Well-renowned American poet, Emily Dickinson, was a very impactful writer of the 19th century. Shortly before her time, transcendentalists emphasized natural intelligence and divinity. Advocates of this movement used their writing to educate the people regarding the universe and the truths of nature. Dickinson’s writing referred to some of these ideals, but was not written with the intention of teaching these ideals. While she possesses some of Emerson and Thoreau’s transcendentalist principles, Emily Dickinson did not use her writing to implement ideas, but instead used it to highlight the simultaneous existence of multiple levels of reality. So, she cannot be considered a true member of the transcendentalist movement, because in actuality …show more content…
One might argue her writing also touched upon many of the ideals associated with transcendentalism, including the investigation of human life and immortality. Clearly, Dickinson incorporated transcendentalistic views of self-examination and nature in her poems, “A Narrow Fellow in the Grass” and “I Never Saw a Moor”, but this does not conclude that she was a true transcendentalist member. In comparison to Thoreau and Emerson she was not strongly promoting transcendentalism. Transcendentalism was a movement to overcome issues such as materialism and political corruption, as in Thoreau’s essay “Where I Lived and What I Lived For” where he explains that “We do not ride on the railroad; it rides upon us”, but Dickinson was not advocating to uphold these ideals. She acknowledged the ideas within her writing by using the poems to evaluate her own intuition, not to advise her readers. This intuitive approach is very prominent in her poem “I Felt a Funeral In My Brain”, as she describes how her “mind was going numb”. She does not preach this as true transcendentalist member, Emerson, did, when he stated that “By simple living, by illimitable souls, you inspire, you correct, you instruct, you raise, you embellish all,” in his essay “Education”. Instead of teaching the ideals of transcendentalism as Emerson did, Emily Dickinson wrote to make the abstract concrete, and alluded more closely to realist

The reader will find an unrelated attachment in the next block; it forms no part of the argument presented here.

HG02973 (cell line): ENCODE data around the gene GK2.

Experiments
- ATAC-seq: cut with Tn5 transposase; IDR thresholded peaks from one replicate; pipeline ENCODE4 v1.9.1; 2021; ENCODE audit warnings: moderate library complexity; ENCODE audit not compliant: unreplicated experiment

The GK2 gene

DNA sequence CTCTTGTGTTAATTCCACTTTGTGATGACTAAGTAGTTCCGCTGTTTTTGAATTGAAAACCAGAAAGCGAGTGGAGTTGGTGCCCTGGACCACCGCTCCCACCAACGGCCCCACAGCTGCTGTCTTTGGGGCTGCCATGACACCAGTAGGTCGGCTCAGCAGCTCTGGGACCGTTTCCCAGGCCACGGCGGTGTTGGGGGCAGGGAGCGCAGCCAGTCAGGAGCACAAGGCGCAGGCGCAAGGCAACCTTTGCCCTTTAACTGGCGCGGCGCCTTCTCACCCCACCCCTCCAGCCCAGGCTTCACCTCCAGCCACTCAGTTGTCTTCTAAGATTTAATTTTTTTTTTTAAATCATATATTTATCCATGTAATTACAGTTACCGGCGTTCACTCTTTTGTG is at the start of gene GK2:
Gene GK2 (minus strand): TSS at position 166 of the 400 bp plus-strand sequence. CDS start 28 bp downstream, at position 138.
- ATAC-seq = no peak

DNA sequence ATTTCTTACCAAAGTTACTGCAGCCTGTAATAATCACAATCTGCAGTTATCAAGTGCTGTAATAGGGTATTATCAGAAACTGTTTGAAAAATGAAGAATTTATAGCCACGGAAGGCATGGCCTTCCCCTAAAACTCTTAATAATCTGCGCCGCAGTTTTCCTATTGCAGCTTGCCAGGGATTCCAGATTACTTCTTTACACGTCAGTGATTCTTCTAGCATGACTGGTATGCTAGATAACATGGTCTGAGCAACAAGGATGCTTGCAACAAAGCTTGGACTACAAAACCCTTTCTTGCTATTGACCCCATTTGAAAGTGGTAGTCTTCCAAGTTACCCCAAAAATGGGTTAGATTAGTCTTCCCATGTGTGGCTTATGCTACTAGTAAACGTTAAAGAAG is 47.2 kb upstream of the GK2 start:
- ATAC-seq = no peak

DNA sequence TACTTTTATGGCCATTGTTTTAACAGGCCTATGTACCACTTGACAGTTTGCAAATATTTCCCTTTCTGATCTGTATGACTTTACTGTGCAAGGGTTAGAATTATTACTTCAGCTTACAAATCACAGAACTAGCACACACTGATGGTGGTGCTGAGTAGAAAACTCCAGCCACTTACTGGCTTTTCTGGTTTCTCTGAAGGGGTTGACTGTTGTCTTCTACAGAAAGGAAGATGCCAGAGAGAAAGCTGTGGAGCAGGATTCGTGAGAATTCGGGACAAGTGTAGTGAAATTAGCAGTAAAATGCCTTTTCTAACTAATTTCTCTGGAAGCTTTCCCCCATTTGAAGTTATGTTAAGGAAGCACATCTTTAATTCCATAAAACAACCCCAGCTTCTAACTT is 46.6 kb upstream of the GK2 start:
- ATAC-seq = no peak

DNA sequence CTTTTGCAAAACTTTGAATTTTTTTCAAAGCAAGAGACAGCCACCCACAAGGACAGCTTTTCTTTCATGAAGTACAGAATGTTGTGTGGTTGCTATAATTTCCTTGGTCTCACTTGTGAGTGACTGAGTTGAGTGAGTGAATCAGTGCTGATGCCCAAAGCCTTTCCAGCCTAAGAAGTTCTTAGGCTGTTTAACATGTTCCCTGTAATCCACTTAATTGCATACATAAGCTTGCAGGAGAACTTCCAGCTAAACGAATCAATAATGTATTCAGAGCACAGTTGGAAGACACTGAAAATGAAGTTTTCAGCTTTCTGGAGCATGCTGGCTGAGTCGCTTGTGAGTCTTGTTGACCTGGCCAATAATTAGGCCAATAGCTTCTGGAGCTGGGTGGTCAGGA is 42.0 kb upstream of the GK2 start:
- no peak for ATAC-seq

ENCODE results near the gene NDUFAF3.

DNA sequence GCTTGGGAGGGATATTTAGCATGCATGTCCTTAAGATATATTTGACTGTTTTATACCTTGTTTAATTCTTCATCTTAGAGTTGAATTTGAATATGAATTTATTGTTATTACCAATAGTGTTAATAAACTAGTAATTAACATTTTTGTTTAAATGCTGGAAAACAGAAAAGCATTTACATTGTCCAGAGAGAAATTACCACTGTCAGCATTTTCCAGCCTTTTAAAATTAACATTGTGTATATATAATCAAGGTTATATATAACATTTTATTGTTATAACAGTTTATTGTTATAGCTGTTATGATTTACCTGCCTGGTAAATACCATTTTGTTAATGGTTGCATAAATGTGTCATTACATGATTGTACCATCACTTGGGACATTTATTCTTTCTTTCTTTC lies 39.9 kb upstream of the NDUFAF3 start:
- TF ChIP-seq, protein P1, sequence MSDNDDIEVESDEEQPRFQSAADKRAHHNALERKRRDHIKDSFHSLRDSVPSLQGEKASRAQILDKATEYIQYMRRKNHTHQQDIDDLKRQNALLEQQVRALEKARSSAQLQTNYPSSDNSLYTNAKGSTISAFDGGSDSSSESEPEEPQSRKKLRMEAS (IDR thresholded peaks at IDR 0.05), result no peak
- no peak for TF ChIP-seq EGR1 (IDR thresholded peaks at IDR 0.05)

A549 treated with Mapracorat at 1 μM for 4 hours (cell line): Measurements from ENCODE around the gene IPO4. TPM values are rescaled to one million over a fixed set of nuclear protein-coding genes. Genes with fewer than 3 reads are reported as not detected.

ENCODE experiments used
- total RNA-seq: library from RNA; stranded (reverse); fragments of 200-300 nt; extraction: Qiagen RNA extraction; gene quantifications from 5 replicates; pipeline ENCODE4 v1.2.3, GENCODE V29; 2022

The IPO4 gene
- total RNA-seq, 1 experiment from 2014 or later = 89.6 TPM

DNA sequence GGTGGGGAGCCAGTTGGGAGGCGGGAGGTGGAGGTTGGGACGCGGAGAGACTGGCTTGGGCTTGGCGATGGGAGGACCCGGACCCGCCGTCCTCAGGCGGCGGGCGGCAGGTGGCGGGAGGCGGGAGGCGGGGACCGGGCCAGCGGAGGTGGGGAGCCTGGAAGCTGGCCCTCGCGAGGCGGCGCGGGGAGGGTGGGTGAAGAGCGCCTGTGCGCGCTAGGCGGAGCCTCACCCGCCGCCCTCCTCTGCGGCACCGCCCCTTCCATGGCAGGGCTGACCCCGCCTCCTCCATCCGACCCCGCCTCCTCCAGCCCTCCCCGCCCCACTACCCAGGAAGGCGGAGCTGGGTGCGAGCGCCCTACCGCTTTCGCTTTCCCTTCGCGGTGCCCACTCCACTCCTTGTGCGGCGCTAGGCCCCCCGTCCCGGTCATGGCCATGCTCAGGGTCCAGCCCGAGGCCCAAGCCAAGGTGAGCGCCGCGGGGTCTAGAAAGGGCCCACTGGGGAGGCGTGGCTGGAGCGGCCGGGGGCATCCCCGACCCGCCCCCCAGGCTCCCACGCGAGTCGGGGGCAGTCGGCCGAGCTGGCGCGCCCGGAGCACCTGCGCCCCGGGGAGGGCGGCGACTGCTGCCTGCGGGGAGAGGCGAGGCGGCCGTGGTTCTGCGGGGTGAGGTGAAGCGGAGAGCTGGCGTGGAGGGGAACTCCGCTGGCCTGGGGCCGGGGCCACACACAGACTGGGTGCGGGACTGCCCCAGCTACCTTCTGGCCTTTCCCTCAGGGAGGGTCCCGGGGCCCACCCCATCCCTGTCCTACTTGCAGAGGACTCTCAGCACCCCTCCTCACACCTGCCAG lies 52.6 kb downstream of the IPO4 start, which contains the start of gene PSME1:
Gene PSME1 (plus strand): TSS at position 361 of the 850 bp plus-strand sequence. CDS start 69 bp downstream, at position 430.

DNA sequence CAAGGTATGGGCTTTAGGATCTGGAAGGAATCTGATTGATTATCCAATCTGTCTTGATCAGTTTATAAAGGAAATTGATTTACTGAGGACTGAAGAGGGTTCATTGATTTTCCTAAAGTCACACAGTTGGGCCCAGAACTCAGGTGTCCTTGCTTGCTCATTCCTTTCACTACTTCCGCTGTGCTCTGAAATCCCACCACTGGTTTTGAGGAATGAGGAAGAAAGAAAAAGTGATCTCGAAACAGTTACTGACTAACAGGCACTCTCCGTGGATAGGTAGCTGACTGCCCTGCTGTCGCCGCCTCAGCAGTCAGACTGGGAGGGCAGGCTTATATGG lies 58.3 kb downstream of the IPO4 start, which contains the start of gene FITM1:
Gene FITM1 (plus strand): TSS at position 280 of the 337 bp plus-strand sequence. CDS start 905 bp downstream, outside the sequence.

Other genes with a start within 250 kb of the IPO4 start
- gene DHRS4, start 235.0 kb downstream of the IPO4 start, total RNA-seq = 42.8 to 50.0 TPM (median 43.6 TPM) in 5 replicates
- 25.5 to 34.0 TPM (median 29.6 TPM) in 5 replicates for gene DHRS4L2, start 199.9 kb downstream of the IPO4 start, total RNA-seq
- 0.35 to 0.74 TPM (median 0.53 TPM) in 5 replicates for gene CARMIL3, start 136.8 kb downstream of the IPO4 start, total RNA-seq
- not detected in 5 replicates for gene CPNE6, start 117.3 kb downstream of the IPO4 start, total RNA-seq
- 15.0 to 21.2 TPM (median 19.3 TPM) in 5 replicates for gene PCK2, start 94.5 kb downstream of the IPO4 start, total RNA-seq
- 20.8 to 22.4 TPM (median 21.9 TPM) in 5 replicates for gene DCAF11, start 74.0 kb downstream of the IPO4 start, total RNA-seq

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This point is also sustained by the work of Emily Dickinson. She wrote at the tail end of the Romantic period, and even though she was influenced by some of the ideals of Transcendentalist, is commonly known as a writer from the Romanticism era. Her writing embodies the defining characteristics that were identified with this period. The main characteristic of Romanticism that Emily Dickinson portrayed in her poems is the emphases on how important Nature is for the transcendentalists. In most of her poems it is possible to find a kind of comparison of something found in Nature.
Emily Dickinson reflects the periods of Romanticism and Realism well in her poetry. Dickinson was in both the Romantic Period and the Realist Period. She caught the very end of Romanticism and the very beginning of Realism. Emily Dickinson’s poetry reflects both because they were written during the transition between the two time periods. Her poetry focuses on love, nature, faith, and death.
She wrote poems while she was isolated in her room that described what nature, love, and death would be. She has influenced many other writers of poetry, since hers have such a deep meaning behind them. Several of her poems can be explained from a personal point of view, which is incredible in poetry. A poet’s goal is to get the reader to think and feel emotions towards the poem they have written, and apparently, Emily has done a great job at doing that. Countless of people have been awestruck with her work to this day.
Late Romantics Poets of the 19th century, Emily Dickinson and Walt Whitman were intrigued by Transcendentalism. Emily Dickinson and Walt Whitman are easily two of the most famous and well-known poets from their time period. The two of these talented poets revolutionized the study of the subject, of poetry. Dickinson and Whitman continue influencing the poetry industry today. Emily Dickinson was involved in transcendentalism but happened to be more on the religious side continuing to believe in her faith.